Pilgrim Hospital is my local hospital. It’s where I’ve taken my daughter when she needed to see a doctor, and it’s where I know, thanks to the brilliant staff, many of my constituents have seen their lives, or those of their children, saved. If I can do anything to see Pilgrim improved and enhanced, I will do it.
Over the last two weeks, there have been a number of public meetings to discuss the fear that some paediatric services may close temporarily because recruiting the highly skilled doctors needed for these jobs is a huge challenge. There’s a nationwide shortage, and United Lincolnshire Hospitals Trust has struggled for a number of years to adequately staff 24/7 rotas.
As an understaffed hospital might be less safe than one properly staffed but further away, the trust is right to consider all the options while they recruit. Plan A, because of patient safety, is to keep the services as they are if any way can possibly be found. That plan, by the way, is also the cheapest option, so any talk of this being a financially led decision is bogus.
We all have different ways of helping the campaign to make sure services stay as they are: some parts of the NHS can make sure the recruitment package is as good as it needs to be to get the people we need. For my part, I’ve used the platform afforded by Parliament to highlight the issue and secure the support of the Prime Minister as well as ministers in the Department for Health.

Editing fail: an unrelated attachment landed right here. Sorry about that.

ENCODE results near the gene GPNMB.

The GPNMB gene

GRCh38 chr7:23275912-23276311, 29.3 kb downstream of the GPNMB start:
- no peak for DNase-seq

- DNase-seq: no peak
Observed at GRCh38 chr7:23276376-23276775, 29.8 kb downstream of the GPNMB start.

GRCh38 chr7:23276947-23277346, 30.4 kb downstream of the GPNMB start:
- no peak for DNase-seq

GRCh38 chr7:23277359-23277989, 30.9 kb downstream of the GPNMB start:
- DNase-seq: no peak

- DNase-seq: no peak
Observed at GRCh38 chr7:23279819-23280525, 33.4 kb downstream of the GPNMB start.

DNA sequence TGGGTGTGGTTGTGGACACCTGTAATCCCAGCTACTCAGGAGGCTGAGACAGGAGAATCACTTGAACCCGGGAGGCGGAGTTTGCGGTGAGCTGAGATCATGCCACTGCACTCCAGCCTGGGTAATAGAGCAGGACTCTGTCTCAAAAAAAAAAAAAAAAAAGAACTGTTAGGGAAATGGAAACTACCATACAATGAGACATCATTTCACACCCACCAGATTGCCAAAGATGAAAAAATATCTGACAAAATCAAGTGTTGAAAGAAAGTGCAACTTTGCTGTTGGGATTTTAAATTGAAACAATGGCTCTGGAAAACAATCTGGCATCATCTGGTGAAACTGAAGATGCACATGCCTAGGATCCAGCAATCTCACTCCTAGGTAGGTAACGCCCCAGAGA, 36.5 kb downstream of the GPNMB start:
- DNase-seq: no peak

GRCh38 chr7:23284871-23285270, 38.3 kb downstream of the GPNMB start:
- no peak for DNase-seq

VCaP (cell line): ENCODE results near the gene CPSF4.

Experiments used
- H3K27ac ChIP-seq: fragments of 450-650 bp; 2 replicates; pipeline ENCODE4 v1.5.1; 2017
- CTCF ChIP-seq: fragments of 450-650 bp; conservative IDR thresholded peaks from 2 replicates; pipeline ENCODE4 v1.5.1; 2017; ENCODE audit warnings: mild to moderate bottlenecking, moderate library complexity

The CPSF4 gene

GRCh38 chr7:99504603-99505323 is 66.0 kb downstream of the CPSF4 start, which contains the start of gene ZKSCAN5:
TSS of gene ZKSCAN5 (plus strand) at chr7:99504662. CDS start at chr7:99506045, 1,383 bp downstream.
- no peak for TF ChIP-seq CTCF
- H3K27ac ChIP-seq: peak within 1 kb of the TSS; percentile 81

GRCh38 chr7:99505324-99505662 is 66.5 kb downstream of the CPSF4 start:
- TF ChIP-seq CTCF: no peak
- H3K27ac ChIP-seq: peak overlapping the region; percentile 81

This helps to unlock doors and to galvanise efforts, but it does not in itself secure the extra doctors we need. I’ve also sat down with the trust and senior external doctors to make sure we are, as Children’s Health Minister Jackie Doyle-Price put it, “leaving no stone unturned”.
Already, there has been some success in recruiting, meaning that services have been secured to the end of July rather than to the end of May. This to me demonstrates that when the trust says it wants to keep services open, it means it. As the Prime Minister herself said, the trust “wants to continue to provide paediatric services at Boston, and every effort will be made to ensure that that can continue.”
I know, however, many are sceptical about the trust’s ability or resolve. They cite the example of the temporary closure of Grantham’s overnight A&E and say services at Boston could go the same way. Others suggest that any consultation is a done deal: I’ve seen first-hand how much the current trust management want to keep services at Pilgrim. I know it wasn’t the case in the past.
If there is any tool I can use I will make sure I’ve done all I can to help – my appeal to campaigners is to remember one thing: we are all on the same side. In the long term a new medical school for Lincolnshire and a local budget that is rising by £200 million will make a big difference.
For now, an immediate staffing problem must be tackled using every possible measure, and that’s what I will make sure happens.